While technological barriers remain, innovation is rapid. Near term, the EPRI study predicts improved computational power, reduced size and power consumption, and breakthroughs in devices’ optics, lenses, and sensors. Vendors will introduce new options for connectivity, charging, and security, and ease of use will improve with new software.
John SimminsEPRI Technical ExecutiveIn the meantime, it is critical for companies to monitor technology developments, assess potential applications, and consider policy changes to accommodate new ways of working.
Utilities are testing devices for applications such as inventory management, conduits and cables, ergonomics, safety, and weld inspections. EPRI has been involved in several vendors’ efforts to develop augmented reality prototypes that could provide technicians with work information as they perform tasks on substations, power lines, circuit breakers, and other assets. The technician interacts with the data using familiar gestures and voice commands.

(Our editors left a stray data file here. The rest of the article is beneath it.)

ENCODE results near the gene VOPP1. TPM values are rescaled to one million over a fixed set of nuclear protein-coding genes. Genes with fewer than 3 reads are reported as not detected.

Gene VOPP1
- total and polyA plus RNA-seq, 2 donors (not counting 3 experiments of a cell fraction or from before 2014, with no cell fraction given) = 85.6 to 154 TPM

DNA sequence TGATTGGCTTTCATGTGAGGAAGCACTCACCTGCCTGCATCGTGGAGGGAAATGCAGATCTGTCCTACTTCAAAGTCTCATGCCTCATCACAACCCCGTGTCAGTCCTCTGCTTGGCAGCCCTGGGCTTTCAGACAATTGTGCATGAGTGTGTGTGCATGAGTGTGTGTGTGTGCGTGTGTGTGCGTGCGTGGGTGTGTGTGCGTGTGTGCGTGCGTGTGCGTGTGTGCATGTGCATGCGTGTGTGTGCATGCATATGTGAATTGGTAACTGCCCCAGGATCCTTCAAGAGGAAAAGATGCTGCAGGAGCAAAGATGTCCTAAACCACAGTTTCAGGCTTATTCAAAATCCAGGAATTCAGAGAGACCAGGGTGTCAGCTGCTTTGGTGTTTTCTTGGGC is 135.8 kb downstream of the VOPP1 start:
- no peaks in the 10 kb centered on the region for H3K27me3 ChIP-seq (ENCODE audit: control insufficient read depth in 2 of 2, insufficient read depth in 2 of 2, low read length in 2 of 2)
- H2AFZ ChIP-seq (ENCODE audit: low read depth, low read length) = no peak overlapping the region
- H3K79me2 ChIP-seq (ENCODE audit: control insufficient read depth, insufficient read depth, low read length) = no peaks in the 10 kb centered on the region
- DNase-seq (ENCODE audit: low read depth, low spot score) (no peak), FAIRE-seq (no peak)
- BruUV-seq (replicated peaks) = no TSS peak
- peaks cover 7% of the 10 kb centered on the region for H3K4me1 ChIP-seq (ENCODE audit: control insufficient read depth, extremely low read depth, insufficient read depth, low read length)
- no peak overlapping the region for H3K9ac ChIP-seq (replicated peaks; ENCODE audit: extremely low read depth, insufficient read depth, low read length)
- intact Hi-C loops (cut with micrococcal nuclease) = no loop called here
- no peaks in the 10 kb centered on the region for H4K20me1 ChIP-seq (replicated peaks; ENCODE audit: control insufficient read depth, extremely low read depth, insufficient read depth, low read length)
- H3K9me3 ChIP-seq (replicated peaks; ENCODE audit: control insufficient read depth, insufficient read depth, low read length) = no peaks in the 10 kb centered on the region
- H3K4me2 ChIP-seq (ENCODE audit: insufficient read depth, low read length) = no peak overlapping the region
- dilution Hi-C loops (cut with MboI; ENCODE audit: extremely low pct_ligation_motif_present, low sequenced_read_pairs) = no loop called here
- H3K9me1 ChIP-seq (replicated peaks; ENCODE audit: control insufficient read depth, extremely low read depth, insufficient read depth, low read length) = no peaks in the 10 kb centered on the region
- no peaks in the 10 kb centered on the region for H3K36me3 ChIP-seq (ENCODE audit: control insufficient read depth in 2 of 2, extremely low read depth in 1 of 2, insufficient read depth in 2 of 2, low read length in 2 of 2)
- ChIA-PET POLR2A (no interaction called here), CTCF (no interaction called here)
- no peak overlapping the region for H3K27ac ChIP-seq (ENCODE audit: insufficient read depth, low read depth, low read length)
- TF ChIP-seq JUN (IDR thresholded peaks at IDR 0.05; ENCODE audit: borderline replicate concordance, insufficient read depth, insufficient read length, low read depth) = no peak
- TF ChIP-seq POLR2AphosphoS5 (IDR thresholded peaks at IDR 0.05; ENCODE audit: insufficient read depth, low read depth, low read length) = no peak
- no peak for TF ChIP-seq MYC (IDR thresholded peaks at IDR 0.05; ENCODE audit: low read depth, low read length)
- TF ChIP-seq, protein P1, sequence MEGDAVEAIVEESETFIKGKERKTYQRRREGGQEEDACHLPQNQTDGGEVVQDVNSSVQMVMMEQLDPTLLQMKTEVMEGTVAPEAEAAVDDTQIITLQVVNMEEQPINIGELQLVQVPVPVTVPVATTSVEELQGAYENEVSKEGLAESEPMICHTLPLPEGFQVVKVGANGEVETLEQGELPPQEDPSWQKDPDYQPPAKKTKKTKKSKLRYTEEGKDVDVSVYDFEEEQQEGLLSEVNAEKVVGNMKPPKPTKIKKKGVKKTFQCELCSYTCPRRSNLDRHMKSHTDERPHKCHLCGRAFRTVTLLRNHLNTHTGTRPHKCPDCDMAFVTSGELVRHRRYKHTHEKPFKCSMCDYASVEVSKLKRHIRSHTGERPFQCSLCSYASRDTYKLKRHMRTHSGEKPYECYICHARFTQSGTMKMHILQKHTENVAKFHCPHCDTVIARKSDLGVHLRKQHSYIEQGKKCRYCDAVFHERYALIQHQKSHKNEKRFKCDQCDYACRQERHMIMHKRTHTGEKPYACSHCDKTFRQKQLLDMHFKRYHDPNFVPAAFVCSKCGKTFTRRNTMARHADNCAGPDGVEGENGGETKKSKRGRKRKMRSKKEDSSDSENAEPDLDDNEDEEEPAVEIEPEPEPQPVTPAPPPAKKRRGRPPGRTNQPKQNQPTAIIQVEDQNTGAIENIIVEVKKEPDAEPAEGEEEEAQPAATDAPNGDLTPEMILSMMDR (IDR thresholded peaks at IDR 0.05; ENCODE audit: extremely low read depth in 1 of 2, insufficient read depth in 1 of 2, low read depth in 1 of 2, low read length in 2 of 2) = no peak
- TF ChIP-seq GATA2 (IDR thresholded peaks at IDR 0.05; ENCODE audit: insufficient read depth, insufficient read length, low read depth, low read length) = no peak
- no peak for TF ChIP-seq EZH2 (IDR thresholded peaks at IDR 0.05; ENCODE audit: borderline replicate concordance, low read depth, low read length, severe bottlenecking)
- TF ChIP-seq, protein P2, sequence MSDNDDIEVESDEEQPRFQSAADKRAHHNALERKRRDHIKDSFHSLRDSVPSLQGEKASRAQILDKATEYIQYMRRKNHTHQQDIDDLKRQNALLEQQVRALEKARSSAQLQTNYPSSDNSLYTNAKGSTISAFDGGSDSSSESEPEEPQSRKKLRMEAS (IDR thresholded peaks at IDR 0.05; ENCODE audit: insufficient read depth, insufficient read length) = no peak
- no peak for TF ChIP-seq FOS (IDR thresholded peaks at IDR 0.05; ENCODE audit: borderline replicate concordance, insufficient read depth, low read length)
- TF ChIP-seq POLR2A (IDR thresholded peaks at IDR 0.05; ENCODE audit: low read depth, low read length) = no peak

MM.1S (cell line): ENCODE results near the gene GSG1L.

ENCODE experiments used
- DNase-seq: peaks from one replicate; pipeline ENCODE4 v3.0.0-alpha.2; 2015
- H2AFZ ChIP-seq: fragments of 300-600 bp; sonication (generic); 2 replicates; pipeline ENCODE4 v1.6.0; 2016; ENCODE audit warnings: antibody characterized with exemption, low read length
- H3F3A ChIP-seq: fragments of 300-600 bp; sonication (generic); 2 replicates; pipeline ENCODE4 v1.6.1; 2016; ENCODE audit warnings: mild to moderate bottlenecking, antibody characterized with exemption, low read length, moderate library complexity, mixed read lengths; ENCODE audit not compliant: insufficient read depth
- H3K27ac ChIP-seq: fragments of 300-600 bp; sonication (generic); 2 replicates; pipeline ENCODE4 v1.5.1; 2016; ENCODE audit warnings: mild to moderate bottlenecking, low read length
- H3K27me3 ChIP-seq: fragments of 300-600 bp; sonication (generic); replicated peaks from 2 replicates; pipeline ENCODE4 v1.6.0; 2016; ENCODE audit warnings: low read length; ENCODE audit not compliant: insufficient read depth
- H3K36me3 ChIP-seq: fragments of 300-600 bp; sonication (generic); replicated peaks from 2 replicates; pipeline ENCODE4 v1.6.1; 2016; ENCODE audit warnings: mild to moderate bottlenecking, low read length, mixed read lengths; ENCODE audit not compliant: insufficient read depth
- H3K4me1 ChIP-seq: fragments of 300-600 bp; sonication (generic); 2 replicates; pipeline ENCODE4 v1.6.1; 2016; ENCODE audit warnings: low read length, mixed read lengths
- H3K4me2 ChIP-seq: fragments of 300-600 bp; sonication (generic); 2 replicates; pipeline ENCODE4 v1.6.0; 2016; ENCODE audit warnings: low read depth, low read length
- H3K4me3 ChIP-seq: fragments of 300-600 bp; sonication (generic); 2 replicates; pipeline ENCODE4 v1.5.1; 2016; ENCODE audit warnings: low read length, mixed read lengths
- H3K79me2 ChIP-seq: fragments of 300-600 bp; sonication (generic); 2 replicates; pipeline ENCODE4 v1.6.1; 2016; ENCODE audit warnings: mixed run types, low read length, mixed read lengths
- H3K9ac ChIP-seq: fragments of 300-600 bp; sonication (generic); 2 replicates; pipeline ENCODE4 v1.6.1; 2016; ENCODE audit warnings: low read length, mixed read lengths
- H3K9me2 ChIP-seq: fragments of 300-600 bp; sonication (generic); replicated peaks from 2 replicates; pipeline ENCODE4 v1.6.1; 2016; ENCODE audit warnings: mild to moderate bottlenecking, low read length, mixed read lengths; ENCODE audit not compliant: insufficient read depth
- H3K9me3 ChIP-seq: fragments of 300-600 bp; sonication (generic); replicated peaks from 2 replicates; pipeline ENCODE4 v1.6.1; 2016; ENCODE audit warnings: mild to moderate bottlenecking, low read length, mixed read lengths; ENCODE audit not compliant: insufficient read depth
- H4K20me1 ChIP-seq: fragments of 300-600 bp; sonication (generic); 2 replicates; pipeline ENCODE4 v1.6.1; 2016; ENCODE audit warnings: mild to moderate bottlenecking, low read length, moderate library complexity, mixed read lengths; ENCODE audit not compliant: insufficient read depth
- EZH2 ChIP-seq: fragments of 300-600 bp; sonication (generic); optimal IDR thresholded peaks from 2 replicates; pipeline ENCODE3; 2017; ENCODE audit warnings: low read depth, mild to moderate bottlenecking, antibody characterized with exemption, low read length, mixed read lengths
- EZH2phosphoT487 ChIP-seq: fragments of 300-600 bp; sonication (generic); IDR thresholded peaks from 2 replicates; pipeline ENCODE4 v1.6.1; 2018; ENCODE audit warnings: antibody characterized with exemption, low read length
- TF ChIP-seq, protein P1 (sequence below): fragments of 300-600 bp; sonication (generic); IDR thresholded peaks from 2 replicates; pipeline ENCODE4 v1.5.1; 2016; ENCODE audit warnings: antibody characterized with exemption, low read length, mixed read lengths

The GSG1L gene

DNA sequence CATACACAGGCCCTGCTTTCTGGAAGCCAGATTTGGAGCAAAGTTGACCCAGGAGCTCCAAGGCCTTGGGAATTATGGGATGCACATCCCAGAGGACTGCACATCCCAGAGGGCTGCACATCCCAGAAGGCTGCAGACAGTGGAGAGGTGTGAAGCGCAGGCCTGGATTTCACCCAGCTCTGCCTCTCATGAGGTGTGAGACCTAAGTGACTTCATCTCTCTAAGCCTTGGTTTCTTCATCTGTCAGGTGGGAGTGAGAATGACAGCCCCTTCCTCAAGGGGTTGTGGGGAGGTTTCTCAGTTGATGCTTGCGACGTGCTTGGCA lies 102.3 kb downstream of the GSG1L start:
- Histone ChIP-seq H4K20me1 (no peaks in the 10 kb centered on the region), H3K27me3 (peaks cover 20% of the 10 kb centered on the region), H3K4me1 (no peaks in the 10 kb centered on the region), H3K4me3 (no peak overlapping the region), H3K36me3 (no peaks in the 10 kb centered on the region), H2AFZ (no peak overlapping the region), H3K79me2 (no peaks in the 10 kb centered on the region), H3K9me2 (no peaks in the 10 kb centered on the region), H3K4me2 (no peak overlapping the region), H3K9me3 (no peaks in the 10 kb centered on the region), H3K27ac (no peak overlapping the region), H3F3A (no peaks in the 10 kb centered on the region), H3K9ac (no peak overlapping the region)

Utilities may need to review and update policies and practices that conflict with augmented reality applications. For instance, many companies prohibit employees from using smart phones while driving, operating industrial equipment, and working in environments with sensitive information.
EPRI is also assessing additional worker safety measures to address ergonomics, eye strain, and awareness of the surrounding environment when using augmented reality devices. [eprijournal.com]